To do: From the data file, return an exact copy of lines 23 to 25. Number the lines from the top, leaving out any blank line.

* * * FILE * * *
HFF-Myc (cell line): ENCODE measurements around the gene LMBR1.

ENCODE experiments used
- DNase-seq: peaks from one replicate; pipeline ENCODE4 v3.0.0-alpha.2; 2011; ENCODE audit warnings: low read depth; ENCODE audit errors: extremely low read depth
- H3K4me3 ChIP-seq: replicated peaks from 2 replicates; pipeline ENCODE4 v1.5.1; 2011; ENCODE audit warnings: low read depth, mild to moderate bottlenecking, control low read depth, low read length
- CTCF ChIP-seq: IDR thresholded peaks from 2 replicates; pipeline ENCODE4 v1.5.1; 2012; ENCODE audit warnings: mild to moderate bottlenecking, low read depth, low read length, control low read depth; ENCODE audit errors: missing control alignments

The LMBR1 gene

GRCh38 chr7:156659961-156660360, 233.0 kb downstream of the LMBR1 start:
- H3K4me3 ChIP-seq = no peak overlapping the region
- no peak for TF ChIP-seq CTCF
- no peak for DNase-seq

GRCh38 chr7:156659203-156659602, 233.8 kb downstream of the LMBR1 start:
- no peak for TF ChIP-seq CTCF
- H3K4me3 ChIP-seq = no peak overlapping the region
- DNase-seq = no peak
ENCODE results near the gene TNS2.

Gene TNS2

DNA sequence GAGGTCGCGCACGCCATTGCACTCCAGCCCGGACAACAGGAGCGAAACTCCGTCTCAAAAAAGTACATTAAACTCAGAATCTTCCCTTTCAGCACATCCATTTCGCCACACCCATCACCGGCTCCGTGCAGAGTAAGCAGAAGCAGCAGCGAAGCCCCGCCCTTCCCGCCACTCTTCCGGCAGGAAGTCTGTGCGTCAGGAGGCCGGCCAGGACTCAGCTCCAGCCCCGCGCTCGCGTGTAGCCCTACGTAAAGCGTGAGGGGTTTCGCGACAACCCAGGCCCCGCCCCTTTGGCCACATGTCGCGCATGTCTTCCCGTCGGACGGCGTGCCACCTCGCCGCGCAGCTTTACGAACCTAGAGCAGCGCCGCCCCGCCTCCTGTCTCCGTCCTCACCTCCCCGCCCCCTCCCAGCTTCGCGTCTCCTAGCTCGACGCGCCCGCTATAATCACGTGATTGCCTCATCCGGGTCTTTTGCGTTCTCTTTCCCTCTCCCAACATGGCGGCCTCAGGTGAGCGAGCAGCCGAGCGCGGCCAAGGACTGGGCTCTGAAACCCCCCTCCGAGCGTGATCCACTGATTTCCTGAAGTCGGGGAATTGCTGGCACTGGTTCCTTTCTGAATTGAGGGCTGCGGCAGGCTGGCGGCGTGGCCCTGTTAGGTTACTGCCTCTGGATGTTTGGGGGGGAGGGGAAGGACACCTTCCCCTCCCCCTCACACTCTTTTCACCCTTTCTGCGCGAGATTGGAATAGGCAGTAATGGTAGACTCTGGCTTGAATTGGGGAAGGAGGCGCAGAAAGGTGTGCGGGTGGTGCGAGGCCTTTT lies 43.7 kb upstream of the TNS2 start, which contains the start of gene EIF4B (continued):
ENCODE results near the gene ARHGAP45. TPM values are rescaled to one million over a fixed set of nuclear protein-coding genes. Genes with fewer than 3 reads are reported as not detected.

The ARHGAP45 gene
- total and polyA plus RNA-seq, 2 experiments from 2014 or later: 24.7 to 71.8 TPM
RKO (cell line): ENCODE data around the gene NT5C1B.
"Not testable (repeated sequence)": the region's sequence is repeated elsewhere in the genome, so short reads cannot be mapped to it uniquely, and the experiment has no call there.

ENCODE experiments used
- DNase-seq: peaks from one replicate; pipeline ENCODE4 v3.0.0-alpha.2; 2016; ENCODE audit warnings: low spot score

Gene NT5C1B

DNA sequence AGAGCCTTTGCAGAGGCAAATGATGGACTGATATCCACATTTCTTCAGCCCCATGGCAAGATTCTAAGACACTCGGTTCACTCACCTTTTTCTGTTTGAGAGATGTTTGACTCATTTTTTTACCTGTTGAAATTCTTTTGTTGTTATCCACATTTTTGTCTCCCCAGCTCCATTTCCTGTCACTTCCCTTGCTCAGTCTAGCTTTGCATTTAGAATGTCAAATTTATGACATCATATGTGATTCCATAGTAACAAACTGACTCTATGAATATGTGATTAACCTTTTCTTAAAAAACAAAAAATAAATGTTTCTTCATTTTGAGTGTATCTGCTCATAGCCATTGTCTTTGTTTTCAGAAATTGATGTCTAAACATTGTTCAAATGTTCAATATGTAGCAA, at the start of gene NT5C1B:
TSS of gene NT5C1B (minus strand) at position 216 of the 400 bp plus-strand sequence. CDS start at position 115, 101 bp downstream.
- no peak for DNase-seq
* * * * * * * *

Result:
ENCODE experiments used
- DNase-seq: peaks from one replicate; pipeline ENCODE4 v3.0.0-alpha.2; 2016; ENCODE audit warnings: low spot score

Gene NT5C1B